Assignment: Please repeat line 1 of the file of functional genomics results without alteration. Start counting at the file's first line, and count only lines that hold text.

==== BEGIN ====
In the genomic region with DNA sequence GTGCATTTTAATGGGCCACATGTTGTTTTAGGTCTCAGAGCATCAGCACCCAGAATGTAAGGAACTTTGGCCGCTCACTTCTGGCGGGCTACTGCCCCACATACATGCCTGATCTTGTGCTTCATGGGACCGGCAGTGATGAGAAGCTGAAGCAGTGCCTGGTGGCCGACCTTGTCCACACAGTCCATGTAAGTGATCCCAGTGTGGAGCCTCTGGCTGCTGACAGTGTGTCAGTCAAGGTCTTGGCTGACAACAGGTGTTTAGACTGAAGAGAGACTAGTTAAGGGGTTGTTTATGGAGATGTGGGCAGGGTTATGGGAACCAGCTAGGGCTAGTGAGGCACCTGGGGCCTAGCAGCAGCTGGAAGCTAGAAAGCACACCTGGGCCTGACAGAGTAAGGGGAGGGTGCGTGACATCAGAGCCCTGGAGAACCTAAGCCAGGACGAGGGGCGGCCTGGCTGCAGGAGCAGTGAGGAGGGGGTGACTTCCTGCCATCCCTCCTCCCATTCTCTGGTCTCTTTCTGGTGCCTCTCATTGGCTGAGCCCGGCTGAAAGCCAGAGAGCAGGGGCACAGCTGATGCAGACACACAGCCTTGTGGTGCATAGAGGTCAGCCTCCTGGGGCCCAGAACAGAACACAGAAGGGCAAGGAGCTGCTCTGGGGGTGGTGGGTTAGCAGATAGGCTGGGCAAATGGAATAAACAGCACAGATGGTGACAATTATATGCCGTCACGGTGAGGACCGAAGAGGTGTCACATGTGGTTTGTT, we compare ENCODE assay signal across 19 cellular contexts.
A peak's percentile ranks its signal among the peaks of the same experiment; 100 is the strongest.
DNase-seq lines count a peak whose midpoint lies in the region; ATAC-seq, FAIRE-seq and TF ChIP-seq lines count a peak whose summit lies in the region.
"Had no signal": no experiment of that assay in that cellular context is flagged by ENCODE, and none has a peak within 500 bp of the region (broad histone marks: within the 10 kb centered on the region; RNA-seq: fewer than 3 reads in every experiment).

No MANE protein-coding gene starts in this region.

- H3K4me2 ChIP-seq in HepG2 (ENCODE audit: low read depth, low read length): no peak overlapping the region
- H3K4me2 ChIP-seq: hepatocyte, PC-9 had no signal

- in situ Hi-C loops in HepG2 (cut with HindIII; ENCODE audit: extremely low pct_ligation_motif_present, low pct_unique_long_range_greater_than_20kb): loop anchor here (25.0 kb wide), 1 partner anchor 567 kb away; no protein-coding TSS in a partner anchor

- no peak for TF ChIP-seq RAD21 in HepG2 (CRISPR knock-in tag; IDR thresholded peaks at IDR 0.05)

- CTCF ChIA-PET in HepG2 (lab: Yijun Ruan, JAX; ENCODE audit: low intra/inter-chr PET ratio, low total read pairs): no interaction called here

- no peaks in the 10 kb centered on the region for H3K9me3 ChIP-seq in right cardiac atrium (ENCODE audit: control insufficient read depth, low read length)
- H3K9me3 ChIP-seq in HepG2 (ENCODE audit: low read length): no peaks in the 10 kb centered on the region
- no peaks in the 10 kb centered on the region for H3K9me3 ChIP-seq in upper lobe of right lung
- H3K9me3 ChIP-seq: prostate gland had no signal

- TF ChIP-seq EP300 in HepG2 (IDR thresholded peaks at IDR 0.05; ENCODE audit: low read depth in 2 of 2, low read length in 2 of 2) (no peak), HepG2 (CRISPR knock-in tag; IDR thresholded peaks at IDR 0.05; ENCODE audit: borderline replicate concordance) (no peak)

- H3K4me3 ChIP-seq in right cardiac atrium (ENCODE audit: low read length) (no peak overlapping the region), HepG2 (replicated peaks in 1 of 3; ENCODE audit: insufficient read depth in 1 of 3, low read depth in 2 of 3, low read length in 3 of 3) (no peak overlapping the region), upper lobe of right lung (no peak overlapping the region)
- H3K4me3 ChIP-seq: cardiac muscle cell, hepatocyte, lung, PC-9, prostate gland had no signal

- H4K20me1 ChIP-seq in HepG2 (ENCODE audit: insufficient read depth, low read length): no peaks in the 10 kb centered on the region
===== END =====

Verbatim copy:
In the genomic region with DNA sequence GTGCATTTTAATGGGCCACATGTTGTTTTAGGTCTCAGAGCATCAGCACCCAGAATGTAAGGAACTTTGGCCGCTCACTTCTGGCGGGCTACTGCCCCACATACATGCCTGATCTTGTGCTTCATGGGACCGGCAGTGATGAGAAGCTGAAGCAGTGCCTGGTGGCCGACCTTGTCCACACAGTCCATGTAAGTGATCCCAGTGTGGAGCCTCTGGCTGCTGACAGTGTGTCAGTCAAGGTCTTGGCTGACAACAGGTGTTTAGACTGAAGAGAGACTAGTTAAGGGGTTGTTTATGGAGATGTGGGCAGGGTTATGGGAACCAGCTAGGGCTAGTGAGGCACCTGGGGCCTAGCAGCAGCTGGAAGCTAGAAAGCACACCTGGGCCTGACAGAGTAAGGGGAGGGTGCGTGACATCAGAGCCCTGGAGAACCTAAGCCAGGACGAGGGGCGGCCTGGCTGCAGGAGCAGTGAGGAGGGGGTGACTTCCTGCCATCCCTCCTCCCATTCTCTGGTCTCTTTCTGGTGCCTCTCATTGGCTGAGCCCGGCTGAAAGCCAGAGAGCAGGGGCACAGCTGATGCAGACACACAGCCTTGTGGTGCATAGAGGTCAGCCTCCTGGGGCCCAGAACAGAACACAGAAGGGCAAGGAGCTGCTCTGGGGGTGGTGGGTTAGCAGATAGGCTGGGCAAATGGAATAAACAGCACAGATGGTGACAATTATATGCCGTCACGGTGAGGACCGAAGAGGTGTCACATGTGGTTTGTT, we compare ENCODE assay signal across 19 cellular contexts.